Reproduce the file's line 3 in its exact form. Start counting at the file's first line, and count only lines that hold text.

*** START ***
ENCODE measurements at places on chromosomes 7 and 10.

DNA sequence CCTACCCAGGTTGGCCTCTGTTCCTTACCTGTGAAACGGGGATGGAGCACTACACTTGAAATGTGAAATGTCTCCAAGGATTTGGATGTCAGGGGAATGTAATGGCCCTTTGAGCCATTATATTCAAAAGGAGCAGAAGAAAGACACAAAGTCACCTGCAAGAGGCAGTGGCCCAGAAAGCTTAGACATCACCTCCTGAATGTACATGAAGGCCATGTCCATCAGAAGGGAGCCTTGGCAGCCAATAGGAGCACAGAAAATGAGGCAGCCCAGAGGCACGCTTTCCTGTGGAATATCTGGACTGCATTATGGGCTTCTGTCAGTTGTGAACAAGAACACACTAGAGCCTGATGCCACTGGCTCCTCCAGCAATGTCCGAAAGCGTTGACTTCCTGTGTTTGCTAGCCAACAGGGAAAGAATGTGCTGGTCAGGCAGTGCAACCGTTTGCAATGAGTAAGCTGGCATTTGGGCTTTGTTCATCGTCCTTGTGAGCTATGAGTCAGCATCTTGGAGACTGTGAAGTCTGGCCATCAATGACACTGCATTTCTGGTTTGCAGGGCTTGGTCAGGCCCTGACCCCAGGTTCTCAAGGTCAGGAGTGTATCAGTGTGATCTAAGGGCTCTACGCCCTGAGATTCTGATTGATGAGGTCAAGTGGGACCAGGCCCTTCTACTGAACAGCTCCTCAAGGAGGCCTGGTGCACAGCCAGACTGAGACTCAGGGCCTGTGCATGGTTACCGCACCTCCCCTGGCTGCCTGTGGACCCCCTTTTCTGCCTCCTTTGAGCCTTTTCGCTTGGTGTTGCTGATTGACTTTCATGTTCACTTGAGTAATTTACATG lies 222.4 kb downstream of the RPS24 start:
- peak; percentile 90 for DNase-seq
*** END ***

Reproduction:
- peak; percentile 90 for DNase-seq